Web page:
THE Scottish Cup is officially sponsored by William Hill these days but the fourth round might as well be brought to you by John Robertson.

Not only did he manage both Ross County and Inverness Caledonian Thistle, who meet in Dingwall on Saturday, but the Hearts legend who was brought up in a Hibernian-supporting family also knows a thing or two about Edinburgh derbies, such as the one which takes place at Easter Road on Sunday. "I am working for the BBC on Saturday and going on Sunday so it is a double dose of derbies for me," he said. "I'm going for the away teams both to win after replays because Hearts need the money . . ."

It says something for the exponential growth of both Highland clubs in recent times that Saturday lunchtime's encounter at the Global Energy Stadium should be granted equal billing with the re-match of last season's final. Robertson, who spent five months at the Dingwall club in 2007, having previously guided Inverness to two Scottish Cup semi-finals in successive seasons, knows that some within the Scottish game will always regard both outfits as something akin to Highland hillbillies, but the truth is that the north is an emerging powerbase in the game.

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In terms of bang for their buck, that a combined population in the region of 65,000 can support two Clydesdale Bank Premier League teams is quite something. "For years, people in the central belt and the cities have looked at the Highland teams as country bumpkins, their country neighbours so to speak," said Robertson. "But they have proved that they are not that, they are good, honest football teams who can play, and you take them lightly at your peril.

"Geographically, that is always going to be the way it is. For years people have spoken about Aberdeen fans in relationship to sheep and Inverness and Ross County will always be labelled with this country bumpkin, out of sight, out of mind thing; that is just the football banter aspect of it. But there are maybe half a dozen boys in both teams who are from the area, and a lot of boys from the central belt who have ended up at Ross County and the same at Inverness.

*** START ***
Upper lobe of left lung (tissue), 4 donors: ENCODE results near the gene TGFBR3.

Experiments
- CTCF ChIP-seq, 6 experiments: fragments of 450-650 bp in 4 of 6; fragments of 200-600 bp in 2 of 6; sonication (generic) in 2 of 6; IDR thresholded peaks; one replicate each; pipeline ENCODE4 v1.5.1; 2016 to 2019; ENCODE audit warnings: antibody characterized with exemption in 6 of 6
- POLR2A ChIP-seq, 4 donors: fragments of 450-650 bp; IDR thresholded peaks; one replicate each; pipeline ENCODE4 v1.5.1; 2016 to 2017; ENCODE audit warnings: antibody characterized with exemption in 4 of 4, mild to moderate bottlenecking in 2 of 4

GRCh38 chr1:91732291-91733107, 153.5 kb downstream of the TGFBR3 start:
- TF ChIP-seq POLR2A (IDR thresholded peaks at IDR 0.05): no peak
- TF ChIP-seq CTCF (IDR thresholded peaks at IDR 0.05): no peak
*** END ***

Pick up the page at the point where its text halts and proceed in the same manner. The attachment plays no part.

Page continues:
"Terry [Butcher] has now brought a good seam of players from England and Ireland and they have brought experience. The football is improving and the young lads in the youth teams are where the biggest change is coming. They are playing against the big teams and learning fast and I think Inverness and Ross County can go from strength to strength."

There is no sense of hyperbole in regarding this as the biggest Highland derby ever, and a meeting of two teams who both deserve to be considered potential winners of this competition. Victory in Dingwall for an Inverness side who sit second in the table after consecutive wins at both Celtic and Aberdeen – amid a run of one defeat in 13 – would complete what would be the finest sequence of results in the club's history, while it wasn't so long ago that Ross County ambushed Celtic en route to reaching the 2010 final.

"Of course these two teams can win the cup," Robertson said. "You just have to look at their results. Given their resources, Celtic will always be favourites, but it took a 92nd-minute equaliser for Celtic to get a point at Dingwall and Inverness have already gone down and beaten Celtic on their own patch. Unfortunately, after Saturday, only one of them will be able to win it this year, because one of them is going to go out."

A crowd approaching 7000 will cram into what Robertson calls "a mini Tynecastle" for a derby that is as fiercely contested as any Robertson has known, but lacking the bitterness present in the Edinburgh and Glasgow affairs. There is a steady cross pollination of players between the clubs, and even a floating support which can be persuaded to watch either club at home.

"There is a rivalry, but not a bitter rivalry," explained Robertson, whose only direct experience of the fixture was a pre-season 'friendly'. "People are quite laid-back in general up there but not when it comes to supporting their teams. They all know each other so it will be a proper derby. Families will go together to the game, split up for the match and go home again. Both teams and their boards get on very well and that shows. But it will be a fierce cup tie.

"In the short period of time, this is the biggest ever Highland derby. I was talking to Graeme Bennett [former Inverness player] and he can't recall the two meeting in a cup game like this, even in the old days. Inverness are on a fabulous run of form and, if they were to beat County, it would be the best three back-to-back results in their short history; a stunning week. And who is to say Terry's guys won't do it. They will be favourites and rightly so, but there's no way it will be one-sided. It will be a fabulous atmosphere and the perfect game to kick off a wonderful weekend."